Who is this book for?

This book is for anyone who wants to:

  • Improve their life through the use of a coherent philosophy
  • Learn about the various philosophies for life
  • Wanting to learn the benefits of self-control and self-discipline
  • Learn how to develop a grand goal and vision for life
  • Learn how to age well and live a meaningful life

This is a great book for anyone wanting to learn about Stoicism and learning about its origin, history, main contributors, rise and decline.

Also, for someone who is well versed in Stoicism, this book has great historical stories and a clear lineage and uptake of Stoicism in the ancient world. More importantly, the book has very important Stoic lessons and practices.

Main Points & Ideas

  1. The Stoics’ interest in logic is based on their belief that a man’s distinctive feature is his rationality. According to the Stoics, man is distinguishable from all other animals by his ability to reason – so it is his duty to be reasonable.
  2. The pursuit of tranquillity
    People have this misconception that the Stoics were these anti-joy zombies who experienced no emotions however that is not the case. The Stoics realised that a life plagued with negative emotions—including anger, anxiety, fear, grief, and envy—will not be a good life, so they develop a philosophy of life that teaches how to limit these negative emotions and pursue tranquillity.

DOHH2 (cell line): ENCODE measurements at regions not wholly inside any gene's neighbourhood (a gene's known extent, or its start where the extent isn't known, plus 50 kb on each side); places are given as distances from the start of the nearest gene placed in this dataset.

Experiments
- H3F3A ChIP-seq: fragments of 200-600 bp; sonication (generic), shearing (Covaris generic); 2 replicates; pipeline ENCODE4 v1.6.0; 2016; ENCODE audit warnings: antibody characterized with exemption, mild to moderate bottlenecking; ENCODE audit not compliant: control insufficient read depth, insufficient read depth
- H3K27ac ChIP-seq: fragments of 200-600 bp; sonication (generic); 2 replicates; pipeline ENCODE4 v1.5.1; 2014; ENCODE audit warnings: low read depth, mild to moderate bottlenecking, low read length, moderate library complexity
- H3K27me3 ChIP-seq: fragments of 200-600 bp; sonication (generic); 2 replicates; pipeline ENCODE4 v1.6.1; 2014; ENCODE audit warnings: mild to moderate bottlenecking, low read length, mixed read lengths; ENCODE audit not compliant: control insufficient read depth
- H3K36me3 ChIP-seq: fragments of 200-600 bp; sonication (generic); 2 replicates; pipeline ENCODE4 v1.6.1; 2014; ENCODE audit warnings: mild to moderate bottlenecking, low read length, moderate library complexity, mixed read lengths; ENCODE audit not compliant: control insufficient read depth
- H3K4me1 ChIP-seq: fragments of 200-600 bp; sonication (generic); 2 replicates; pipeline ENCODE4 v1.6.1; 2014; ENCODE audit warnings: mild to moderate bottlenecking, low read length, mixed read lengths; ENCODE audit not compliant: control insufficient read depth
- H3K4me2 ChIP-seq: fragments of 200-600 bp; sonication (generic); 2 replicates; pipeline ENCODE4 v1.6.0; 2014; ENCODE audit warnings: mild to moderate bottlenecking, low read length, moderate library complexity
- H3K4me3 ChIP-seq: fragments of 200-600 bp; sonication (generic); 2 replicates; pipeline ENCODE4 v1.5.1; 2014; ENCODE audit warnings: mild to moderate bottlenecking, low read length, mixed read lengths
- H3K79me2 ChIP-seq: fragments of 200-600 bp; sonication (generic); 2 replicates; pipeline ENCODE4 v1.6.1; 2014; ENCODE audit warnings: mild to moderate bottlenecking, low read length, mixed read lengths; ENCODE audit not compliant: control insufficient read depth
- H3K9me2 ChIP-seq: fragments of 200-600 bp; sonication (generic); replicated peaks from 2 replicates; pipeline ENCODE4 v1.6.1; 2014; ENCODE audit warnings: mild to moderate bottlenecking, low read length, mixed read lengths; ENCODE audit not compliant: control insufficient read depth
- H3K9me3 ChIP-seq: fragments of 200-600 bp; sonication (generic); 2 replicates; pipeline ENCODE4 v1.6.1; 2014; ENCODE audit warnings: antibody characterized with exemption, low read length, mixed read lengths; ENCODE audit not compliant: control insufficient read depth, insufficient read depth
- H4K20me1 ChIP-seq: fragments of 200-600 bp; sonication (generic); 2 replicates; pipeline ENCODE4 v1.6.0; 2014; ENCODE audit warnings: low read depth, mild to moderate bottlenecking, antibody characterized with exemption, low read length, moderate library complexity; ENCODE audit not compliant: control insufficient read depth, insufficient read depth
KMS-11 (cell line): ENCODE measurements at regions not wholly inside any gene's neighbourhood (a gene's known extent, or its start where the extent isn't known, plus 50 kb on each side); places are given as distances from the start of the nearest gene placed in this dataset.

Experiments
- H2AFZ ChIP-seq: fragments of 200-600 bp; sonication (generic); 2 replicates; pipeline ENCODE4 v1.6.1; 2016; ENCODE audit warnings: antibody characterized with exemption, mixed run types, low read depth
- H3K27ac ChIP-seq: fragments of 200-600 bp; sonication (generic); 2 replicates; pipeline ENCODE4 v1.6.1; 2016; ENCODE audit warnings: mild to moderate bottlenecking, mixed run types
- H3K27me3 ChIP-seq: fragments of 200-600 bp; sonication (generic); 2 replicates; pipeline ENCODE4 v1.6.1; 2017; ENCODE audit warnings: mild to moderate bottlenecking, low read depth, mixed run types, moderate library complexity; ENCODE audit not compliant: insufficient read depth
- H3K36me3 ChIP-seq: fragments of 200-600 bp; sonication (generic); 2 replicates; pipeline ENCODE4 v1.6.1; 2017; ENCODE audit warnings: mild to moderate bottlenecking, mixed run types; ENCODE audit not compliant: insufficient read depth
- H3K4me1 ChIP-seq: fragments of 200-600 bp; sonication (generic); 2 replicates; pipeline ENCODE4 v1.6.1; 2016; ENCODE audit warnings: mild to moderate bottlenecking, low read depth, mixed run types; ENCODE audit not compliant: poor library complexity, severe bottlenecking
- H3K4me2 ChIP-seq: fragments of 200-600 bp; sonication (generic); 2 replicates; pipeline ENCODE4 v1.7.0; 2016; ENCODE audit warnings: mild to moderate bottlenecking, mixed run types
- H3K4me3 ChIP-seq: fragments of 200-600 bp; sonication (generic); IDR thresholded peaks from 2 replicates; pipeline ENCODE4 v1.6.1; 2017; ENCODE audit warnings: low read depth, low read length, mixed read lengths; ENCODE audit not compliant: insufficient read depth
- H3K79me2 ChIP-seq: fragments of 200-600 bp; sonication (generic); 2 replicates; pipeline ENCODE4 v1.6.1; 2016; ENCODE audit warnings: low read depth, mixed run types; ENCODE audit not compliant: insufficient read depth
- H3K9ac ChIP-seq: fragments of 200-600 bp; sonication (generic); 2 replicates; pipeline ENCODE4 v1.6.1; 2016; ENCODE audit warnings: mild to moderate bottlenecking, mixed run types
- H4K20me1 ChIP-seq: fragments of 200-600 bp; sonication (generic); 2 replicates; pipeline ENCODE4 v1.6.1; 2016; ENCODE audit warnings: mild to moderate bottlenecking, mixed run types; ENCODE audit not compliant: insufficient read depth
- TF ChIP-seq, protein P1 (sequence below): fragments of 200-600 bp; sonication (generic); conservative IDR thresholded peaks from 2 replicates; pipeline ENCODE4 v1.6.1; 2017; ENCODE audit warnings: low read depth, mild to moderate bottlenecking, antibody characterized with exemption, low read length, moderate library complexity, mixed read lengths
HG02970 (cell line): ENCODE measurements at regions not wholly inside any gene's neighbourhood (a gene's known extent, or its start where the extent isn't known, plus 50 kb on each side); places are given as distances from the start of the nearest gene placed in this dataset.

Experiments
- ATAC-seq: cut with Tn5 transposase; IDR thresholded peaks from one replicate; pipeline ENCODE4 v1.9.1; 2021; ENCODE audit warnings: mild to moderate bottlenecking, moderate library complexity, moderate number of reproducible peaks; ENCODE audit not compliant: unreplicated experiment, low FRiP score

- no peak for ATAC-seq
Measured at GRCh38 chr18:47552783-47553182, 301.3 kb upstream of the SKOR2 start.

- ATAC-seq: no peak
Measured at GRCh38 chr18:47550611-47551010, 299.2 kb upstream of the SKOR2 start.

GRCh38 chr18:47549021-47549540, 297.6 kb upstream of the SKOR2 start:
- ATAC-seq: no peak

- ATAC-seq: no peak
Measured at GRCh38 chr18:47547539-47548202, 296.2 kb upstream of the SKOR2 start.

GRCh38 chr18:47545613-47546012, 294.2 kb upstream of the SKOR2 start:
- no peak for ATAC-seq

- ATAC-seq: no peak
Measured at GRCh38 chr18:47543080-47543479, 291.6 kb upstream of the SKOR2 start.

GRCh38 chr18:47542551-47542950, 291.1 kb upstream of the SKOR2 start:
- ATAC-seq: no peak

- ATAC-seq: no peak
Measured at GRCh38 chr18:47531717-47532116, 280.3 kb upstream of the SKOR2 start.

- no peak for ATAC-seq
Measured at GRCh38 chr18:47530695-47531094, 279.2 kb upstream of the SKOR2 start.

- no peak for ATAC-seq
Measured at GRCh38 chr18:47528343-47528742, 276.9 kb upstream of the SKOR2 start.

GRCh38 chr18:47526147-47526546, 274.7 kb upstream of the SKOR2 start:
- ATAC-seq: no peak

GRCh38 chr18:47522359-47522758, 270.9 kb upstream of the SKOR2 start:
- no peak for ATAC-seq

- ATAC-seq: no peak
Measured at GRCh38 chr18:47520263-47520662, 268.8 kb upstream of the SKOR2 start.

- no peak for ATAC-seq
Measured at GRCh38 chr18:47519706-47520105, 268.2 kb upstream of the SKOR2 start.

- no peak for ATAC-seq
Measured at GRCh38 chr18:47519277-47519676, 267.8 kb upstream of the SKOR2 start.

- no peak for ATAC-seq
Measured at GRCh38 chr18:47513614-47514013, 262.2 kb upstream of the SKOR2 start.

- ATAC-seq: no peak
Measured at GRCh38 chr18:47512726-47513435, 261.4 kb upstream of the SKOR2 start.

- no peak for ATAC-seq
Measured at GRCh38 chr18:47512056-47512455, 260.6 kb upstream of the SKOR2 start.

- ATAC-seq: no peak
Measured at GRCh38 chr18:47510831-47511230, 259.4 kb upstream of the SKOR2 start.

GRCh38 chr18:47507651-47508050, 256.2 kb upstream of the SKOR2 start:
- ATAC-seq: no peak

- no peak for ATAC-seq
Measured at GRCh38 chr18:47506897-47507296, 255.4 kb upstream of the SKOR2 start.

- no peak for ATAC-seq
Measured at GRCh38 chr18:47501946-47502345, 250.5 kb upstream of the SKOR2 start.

3. Negative Visualisation
    As the name suggests, you visualise all the bad things you are afraid can plague your life. Why you ask? For so many good reasons.
    • Negative visualisation helps us learn the value of things we already have by contemplating losing them (our kids, ability to walk and see, money, homes, cars etc). By consciouslly thinking about the loss of what we have, we can regain our appreciation of it, and with this regained appreciation we can revitalise our capacity for joy.